3.  The recruiter then said I should fly to Hong Kong every three months, in order to refresh the S visa, then fly back to Chengdu.

 

4.  The above arrangement isn't legal but in a discussion with the recruiter, she said many older foreigners were doing this.  If they get caught however, a substantial fine plus an automatic expulsion from the country would likely be the result.

 

So some teacher recruiters in China are trying to circumvent the harsh new age rule, but at GREAT RISK to the hapless foreign teachers.  I'm sure the Chinese immigration authorities would soon sniff a rat in cases like this also. They're not idiots.  Questions may be asked at the border, why the teacher keeps returning.

 

Why the teacher recruiters are doing this of course, is because they earn money from every teacher that they can recruit.  They're not doing it simply because they're all kind hearted!

 

Prospective older teachers in China  - be warned.  Don't be lured into the country illegally by some smooth talking teacher recruiter.  :^)

From: China 江苏(jiang su) 扬州(yang zhou ) @paulfox1 Time : 2017-06-26 09:39:46 #3

What Barry is saying here is, sadly, 100% true.

Male Chinese nationals have the opportunity to retire at 55. They can, of course, continue to age 60, but then, it seems that retirement is mandatory.

Therefore, the Chinese gov appear to be adopting the approach that if Chinese men over 60 cannot be employed, how can they go on to justify employing foreigners over 60.

On paper, this makes sense and I can see where they are coming from. However, they are clearly not taking Barry's main point into account insofar as they are shunning years of experience in favour of putting young kids in the classrrom.

Most Chinese parents, that I have spoken to, would much rather have their kids taught by an older, more experienced teacher, than a 20-something year old.

From: China 辽宁(liao ning) 沈阳(shen yang ) @AchrisT Time : 2017-06-28 21:36:38 #4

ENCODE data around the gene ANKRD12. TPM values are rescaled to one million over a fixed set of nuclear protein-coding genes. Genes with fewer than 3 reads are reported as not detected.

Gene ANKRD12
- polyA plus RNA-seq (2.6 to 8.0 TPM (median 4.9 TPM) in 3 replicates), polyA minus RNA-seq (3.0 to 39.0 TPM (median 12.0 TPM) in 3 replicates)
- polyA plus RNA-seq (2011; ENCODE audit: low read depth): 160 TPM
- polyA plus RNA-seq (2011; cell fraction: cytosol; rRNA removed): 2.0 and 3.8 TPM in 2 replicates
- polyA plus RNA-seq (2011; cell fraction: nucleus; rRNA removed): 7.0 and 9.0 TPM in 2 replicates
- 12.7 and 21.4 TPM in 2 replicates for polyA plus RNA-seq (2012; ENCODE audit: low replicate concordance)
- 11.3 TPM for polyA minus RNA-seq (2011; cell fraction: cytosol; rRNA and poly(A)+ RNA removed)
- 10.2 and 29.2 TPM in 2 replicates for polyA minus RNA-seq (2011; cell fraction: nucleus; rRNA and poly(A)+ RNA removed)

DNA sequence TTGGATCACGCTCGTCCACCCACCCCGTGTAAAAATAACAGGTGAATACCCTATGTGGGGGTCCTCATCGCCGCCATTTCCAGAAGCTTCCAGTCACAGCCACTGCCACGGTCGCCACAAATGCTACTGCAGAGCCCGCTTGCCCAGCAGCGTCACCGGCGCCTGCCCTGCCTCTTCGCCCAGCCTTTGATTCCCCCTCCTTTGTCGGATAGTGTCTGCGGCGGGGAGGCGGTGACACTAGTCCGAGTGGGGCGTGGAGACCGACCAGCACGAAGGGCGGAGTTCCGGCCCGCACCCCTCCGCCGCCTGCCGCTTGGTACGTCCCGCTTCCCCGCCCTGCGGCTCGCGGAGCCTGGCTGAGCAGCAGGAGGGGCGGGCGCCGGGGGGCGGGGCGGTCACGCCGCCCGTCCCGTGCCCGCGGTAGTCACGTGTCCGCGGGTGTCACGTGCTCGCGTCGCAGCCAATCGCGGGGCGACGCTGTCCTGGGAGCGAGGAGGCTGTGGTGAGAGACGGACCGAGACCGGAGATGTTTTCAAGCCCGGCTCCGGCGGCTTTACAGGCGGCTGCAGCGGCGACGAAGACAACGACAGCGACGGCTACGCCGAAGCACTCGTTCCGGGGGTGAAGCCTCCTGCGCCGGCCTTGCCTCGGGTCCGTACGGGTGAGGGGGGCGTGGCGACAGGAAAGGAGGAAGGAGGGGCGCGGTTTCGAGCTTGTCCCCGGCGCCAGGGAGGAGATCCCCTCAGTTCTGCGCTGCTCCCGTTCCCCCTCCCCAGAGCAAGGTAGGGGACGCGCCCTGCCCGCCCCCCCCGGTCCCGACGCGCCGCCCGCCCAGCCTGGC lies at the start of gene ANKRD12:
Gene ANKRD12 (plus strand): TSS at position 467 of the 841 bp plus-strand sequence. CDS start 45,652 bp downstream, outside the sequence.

Well I know there has always been an age discrimination when it comes to teaching here. In the past four years here I have been turned down by many schools who wanted a 21-year-old and not someone over 45. So, to hear that I am not surprise.  I have a friend who works at China Medical University, he is 63, he understands that he can continue to 65. But as he said he wouldn’t be surprise that when he goes through the procedure again that they could say “sorry”.   But the age thing has always been there, I just gave up applying for the schools and stayed with the language centers.

 The new laws are making it harder to get the expert certificate. The new laws are making it difficult to include certain things. There are now three levels of a work visa

The major thing is getting a certified Diploma, that has a lot of teachers leaving. I for one am leaving at the end of this contract, but I squeaked through the week before the new laws came into effect.  The last time I was stateside I call the University and asked about certifying the diploma and at a cost, they were happy to. This cost is ranging from different people I have talked to is between 100 and 1000 Dollars. A teacher, I worked with last year, was from the Island of Jersey. He stated that the certifying process gave him a large problem and prevented him from getting the initial 30-day visa to come over. The Chinese embassy wouldn’t allow him to apply for the visa till he had a certified diploma.

The other thing is the language test. I copied this from the net.

“The new HSK is an international standardized exam that tests and rates Chinese language proficiency. It assesses non-native Chinese speakers’ abilities in using the Chinese language in their daily, academic and professional lives. HSK consists of six levels, namely the HSK (level I), HSK (level II), HSK (level III), HSK (level IV), HSK (level V), and HSK (level VI).”